This study proposes to use administrative data to derive hospital report cards with condition-based outcome measures of health care quality. The outcome approach has the advantage of measuring the direct impact of health services on patients’ health status. It urges providers to focus on the “ends” of health care while allowing autonomy and flexibility of the “means” to achieve the ends. A key task is to properly adjust for differences in patient case mix and health risks among hospitals. To this end we carried out careful statistical analysis with the detailed patient’s demographic and clinical information in the administrative data.

Materials and Methods

Hospital and Data

We undertook a retrospective analysis using routinely collected inpatient discharge summary records, which contained over 100 variables including the patient’s socio-demographic characteristics (e.g. age, sex, race/ethnicity, and insurance status), up to six diagnoses, treatment records, and service charges in sub-categories. The inpatient discharge summary records follow a national template and have standardized disease coding in ICD–10. Confidential information like name and residential address were excluded from the database.

The hospital sample in this study were 39 Level–3 non-military public hospitals in Beijing, including 26 general hospitals, 9 traditional Chinese medicine hospitals, and 4 specialty hospitals (1 cardiovascular hospital, 2 cancer hospitals and 1 chest hospital). All patients admitted to the study hospitals during 2005 and 2010 (N = 4,216,275) were initially included. All data were collected through the Beijing Public Health Information Center, an online secured data platform operated by a third-party organization contracted with the Beijing Municipal Health Bureau.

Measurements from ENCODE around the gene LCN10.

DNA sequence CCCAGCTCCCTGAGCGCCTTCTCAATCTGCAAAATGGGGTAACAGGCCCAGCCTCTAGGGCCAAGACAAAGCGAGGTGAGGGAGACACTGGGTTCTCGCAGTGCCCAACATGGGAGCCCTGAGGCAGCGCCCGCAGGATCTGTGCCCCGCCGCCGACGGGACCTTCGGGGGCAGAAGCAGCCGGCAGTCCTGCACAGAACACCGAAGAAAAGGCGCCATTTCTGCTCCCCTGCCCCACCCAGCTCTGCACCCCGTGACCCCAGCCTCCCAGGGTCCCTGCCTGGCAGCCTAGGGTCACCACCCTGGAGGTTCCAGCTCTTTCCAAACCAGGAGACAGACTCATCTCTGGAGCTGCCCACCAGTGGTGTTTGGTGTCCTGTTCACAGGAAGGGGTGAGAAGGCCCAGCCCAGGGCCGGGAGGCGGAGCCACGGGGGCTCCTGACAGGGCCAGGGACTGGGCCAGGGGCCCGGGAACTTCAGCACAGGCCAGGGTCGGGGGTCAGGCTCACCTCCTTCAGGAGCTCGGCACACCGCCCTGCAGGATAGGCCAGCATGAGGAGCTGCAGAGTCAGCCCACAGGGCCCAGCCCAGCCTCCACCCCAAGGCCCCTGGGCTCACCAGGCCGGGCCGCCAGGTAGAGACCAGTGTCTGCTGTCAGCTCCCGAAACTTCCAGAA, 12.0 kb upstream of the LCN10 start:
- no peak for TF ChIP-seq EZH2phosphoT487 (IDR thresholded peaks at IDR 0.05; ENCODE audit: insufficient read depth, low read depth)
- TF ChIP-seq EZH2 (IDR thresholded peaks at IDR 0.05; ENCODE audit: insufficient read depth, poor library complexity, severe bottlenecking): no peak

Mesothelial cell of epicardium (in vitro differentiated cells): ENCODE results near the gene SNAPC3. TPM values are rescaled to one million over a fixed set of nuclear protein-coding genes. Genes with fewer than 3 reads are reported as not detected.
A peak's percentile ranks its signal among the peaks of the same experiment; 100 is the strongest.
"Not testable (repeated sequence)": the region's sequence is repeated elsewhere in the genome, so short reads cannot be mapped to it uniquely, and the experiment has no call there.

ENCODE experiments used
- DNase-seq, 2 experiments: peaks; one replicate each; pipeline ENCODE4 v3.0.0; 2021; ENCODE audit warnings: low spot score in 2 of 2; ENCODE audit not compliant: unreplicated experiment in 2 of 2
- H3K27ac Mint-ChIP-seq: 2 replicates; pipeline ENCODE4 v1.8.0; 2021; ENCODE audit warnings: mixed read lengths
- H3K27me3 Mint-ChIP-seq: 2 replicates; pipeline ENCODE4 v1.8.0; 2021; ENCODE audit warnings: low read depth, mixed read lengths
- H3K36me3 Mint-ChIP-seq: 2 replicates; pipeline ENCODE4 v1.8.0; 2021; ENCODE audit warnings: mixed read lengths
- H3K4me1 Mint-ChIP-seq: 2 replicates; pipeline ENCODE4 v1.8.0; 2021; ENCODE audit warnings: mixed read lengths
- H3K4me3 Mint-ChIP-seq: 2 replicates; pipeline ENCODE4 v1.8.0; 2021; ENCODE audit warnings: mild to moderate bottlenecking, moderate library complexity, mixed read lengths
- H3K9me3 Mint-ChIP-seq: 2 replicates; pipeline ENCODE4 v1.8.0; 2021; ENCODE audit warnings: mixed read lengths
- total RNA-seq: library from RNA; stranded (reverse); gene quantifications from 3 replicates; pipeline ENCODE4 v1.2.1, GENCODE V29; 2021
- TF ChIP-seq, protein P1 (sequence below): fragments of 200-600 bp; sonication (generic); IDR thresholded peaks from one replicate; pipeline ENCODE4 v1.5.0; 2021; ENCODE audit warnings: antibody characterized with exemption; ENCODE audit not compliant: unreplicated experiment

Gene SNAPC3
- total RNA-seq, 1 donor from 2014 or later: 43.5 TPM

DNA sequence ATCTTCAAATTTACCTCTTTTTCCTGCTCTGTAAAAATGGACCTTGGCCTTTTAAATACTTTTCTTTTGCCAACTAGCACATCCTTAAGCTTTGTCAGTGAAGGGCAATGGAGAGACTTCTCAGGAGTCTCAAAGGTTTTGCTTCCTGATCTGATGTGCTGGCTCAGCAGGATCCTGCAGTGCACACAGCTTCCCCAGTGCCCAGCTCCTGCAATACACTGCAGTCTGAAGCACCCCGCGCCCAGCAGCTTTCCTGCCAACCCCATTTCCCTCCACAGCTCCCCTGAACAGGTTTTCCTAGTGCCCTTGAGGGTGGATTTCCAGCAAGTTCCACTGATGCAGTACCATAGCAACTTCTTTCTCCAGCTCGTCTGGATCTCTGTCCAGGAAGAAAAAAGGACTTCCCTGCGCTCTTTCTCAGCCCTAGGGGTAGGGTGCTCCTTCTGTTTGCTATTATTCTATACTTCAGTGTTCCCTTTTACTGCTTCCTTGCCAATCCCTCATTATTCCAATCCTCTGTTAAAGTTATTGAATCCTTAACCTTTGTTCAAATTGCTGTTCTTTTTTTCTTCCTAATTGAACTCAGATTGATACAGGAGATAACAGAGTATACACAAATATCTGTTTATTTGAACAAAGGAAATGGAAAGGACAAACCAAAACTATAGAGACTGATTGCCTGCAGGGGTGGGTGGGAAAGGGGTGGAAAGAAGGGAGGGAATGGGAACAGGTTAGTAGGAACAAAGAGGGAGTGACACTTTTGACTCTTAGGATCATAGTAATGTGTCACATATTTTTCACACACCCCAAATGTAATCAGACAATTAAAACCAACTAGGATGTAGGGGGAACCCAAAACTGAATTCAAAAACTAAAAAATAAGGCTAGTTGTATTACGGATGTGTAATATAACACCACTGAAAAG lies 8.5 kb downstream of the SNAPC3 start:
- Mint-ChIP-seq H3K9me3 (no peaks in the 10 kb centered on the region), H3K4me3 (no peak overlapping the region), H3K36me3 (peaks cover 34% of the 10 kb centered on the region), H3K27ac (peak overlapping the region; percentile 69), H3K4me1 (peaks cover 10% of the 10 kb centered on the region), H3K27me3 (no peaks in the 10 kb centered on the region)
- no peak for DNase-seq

The quality of the data in Beijing is considered the best in China, especially since Beijing had strengthened medical recording during its pilot program to design a DRG payment system since 2005 by providing additional training on record-keeping standards, standardizing reporting practice and switching to electronic reporting. Any record that has three missing required items is classified as “secondary” and will lead to deduction of points in the annual hospital examination. In addition, a random sample of 30% of inpatient discharge summaries is validated against charts by the collection agency.

Outcome Quality Measures